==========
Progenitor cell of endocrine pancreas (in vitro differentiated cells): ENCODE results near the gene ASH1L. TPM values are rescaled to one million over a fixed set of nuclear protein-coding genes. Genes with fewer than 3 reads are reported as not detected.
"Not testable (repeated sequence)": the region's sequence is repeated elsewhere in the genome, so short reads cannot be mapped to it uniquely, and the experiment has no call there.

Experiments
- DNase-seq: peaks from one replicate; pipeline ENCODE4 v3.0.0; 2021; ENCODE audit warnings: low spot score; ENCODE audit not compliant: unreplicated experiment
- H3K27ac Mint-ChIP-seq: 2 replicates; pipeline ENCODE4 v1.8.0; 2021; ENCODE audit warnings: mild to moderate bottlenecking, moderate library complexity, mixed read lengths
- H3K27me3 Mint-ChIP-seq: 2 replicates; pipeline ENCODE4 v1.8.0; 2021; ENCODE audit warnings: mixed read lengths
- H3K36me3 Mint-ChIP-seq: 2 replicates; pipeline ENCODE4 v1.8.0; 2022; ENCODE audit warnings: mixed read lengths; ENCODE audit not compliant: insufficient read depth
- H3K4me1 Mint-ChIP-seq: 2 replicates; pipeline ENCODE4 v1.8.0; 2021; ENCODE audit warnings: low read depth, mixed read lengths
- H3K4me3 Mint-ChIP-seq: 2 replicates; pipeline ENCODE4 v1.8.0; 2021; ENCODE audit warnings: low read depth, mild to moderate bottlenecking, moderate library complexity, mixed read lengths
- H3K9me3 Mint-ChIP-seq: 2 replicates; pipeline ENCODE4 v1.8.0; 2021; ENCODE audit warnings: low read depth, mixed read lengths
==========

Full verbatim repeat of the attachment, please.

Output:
Progenitor cell of endocrine pancreas (in vitro differentiated cells): ENCODE results near the gene ASH1L. TPM values are rescaled to one million over a fixed set of nuclear protein-coding genes. Genes with fewer than 3 reads are reported as not detected.
"Not testable (repeated sequence)": the region's sequence is repeated elsewhere in the genome, so short reads cannot be mapped to it uniquely, and the experiment has no call there.

Experiments
- DNase-seq: peaks from one replicate; pipeline ENCODE4 v3.0.0; 2021; ENCODE audit warnings: low spot score; ENCODE audit not compliant: unreplicated experiment
- H3K27ac Mint-ChIP-seq: 2 replicates; pipeline ENCODE4 v1.8.0; 2021; ENCODE audit warnings: mild to moderate bottlenecking, moderate library complexity, mixed read lengths
- H3K27me3 Mint-ChIP-seq: 2 replicates; pipeline ENCODE4 v1.8.0; 2021; ENCODE audit warnings: mixed read lengths
- H3K36me3 Mint-ChIP-seq: 2 replicates; pipeline ENCODE4 v1.8.0; 2022; ENCODE audit warnings: mixed read lengths; ENCODE audit not compliant: insufficient read depth
- H3K4me1 Mint-ChIP-seq: 2 replicates; pipeline ENCODE4 v1.8.0; 2021; ENCODE audit warnings: low read depth, mixed read lengths
- H3K4me3 Mint-ChIP-seq: 2 replicates; pipeline ENCODE4 v1.8.0; 2021; ENCODE audit warnings: low read depth, mild to moderate bottlenecking, moderate library complexity, mixed read lengths
- H3K9me3 Mint-ChIP-seq: 2 replicates; pipeline ENCODE4 v1.8.0; 2021; ENCODE audit warnings: low read depth, mixed read lengths